KUANTAN: The Pahang government is not compelling the public to take the Covid-19 vaccine injection and is only asking that they sign up for it first.
Following the circulation of an announcement to that effect, state secretary Datuk Seri Dr Sallehuddin Ishak cleared up the matter, saying that the Pahang government would comply with the Federal Government's policy of not making vaccination mandatory.
"There's a lot of noise on social media asking why the state government is forcing the people to register.
"Firstly, the state government will not force anyone to take the vaccine. It's a personal choice.
"Secondly, the vaccine is dispensed to each locality, district and vaccination centre based on registration.
"I am appealing to the public to register. When there are more sign-ups, we will get more vaccine doses," he said in a live broadcast on the state government's Facebook page on Friday (May 28).
Sallehuddin said the registration rate in Pahang was worrying and this could mean the state would not receive enough vaccine doses.
"If someone does not want to take the vaccine, it is all right. But if that person does not register, then someone else may not get the vaccine.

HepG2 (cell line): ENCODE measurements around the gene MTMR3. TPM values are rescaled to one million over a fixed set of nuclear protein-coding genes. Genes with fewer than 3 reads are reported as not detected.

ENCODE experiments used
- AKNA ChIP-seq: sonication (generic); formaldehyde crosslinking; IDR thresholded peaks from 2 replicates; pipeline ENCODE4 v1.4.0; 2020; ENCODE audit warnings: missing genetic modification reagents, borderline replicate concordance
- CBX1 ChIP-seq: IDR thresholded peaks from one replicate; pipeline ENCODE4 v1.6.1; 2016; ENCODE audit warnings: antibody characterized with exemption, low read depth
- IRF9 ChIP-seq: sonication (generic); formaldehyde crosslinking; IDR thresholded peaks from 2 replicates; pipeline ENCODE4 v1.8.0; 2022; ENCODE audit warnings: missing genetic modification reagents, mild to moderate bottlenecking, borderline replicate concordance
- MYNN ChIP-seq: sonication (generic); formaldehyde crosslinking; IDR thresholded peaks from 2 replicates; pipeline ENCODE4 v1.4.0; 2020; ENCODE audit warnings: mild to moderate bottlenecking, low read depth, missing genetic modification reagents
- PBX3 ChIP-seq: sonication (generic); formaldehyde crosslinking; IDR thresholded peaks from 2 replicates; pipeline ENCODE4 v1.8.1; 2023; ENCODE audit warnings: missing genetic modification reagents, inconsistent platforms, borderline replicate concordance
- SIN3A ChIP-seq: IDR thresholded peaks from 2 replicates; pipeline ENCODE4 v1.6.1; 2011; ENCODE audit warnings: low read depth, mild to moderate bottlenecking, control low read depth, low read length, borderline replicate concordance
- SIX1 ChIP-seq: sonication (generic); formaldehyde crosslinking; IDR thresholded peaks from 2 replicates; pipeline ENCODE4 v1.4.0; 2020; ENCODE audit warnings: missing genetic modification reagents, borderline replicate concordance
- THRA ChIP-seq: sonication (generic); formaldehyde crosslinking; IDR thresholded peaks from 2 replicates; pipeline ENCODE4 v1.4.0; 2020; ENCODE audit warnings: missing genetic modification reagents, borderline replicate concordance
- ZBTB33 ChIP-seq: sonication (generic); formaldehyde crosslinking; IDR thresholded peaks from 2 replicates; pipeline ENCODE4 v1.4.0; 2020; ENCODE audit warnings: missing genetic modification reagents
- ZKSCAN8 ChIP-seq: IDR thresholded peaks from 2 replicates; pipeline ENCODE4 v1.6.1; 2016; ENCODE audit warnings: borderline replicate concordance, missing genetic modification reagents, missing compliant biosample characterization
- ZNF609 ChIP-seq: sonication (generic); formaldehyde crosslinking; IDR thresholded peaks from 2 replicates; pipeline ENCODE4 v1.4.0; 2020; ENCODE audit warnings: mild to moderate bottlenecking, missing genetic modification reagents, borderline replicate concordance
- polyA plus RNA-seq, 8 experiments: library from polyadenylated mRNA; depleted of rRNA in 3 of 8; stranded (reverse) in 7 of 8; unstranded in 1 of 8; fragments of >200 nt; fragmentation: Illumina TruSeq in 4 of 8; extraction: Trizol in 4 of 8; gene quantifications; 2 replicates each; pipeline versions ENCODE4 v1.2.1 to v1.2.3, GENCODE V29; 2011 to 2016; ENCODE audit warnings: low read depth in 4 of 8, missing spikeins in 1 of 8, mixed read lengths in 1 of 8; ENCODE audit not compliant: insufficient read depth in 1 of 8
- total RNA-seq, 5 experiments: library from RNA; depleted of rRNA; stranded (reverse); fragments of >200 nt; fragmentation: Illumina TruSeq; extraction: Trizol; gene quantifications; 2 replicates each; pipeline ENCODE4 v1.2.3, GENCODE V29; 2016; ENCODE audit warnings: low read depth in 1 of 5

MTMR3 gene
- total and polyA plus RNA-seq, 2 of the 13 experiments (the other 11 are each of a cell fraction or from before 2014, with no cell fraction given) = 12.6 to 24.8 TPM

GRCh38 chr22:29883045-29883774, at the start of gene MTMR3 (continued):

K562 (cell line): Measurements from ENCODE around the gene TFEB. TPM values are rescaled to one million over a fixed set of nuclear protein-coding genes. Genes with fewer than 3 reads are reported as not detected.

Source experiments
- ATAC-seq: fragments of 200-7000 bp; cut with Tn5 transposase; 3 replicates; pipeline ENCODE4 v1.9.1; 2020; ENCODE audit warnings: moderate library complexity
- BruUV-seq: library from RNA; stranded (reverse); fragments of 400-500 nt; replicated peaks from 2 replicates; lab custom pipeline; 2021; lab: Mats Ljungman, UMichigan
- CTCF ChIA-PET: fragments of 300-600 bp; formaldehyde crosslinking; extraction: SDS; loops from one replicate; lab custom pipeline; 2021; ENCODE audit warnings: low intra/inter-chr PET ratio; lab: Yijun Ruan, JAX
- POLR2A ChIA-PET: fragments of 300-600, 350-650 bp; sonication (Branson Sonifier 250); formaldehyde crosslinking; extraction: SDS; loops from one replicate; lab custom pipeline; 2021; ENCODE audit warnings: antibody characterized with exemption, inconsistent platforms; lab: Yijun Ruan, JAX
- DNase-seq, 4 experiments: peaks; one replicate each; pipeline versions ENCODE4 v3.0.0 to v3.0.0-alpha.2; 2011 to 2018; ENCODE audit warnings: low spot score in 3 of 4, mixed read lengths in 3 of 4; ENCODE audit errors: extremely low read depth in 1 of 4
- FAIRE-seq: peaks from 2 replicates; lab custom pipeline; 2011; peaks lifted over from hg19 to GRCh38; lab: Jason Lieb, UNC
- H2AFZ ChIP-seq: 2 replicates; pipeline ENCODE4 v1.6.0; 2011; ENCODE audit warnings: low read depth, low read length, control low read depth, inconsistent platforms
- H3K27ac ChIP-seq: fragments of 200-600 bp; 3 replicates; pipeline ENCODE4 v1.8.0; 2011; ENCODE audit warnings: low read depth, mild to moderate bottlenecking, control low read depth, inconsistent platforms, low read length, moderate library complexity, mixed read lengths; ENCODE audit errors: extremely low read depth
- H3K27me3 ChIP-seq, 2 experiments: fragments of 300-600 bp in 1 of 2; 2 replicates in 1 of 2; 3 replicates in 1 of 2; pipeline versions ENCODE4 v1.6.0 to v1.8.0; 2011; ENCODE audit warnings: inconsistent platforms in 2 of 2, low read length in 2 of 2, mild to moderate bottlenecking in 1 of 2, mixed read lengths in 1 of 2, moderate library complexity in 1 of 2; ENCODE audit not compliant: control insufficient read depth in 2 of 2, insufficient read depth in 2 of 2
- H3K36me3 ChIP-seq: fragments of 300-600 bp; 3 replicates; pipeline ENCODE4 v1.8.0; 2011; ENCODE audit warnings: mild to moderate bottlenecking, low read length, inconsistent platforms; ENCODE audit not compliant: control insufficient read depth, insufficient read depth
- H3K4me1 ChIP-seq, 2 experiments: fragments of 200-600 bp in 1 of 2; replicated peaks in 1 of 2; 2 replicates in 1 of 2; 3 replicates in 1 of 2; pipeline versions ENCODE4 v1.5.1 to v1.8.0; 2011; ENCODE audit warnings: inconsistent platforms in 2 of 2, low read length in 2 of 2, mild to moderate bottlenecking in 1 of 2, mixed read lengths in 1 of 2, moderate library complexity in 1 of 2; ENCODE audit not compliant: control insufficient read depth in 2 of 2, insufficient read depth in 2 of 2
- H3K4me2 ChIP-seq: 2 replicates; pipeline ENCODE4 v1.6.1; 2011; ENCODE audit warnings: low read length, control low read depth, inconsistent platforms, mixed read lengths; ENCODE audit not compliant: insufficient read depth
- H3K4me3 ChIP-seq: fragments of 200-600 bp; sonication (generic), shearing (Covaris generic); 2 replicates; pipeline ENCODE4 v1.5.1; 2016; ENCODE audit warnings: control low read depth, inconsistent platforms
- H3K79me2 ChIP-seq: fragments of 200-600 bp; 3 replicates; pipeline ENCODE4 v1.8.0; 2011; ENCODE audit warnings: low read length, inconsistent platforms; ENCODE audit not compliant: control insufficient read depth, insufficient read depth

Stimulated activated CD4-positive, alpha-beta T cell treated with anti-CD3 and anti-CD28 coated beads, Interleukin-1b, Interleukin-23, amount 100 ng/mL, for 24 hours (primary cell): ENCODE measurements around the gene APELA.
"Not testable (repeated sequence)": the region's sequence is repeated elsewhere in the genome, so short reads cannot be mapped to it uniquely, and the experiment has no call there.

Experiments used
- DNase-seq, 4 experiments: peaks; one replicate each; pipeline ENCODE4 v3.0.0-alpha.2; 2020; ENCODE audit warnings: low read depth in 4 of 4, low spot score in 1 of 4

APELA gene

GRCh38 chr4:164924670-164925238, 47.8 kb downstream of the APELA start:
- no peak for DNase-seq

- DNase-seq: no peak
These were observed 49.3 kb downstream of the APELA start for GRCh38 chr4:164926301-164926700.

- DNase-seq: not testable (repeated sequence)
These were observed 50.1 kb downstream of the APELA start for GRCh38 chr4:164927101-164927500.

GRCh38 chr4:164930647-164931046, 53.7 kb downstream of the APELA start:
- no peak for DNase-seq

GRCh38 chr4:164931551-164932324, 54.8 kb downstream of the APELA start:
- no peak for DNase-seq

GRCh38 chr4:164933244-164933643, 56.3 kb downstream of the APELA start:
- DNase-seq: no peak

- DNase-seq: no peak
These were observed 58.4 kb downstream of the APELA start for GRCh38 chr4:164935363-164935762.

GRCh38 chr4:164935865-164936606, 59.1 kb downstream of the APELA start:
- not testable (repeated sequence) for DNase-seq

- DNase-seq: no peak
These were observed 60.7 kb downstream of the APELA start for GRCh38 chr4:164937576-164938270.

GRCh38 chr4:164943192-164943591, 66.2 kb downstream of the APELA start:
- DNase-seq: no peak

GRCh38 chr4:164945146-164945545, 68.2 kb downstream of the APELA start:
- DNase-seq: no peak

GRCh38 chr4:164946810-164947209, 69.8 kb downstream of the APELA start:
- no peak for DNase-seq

"Let other people have it if you don't want the vaccine. But at least register first so you can help others get the vaccine," he said, adding that states like Selangor and Penang received more doses because of their high registration rates.
An earlier announcement stated that any person who wishes to conduct business with government offices and counters would be asked to confirm that they have registered for vaccination through MySejahtera and the Pahang Covid-19 Immunisation System (SICP), and also agreed to receive, or have already received, the vaccination shot.
However, the wording of the announcement appeared to have been changed later to say that customers were "most encouraged to register for the vaccination programme through MySejahtera and SICP".
The latest version of the announcement also said assistance in registering would be provided at the counter for those who had not done so.
Sallehuddin said there was also the obstacle of having those in rural areas register because telecommunications coverage was bad.
"A big problem now is that the vaccine doses are mostly sent to areas where the public has easy access to the Internet.
"That is why we are mobilising civil servants to help those in rural areas register. They may also register at police stations where the line is good," he said.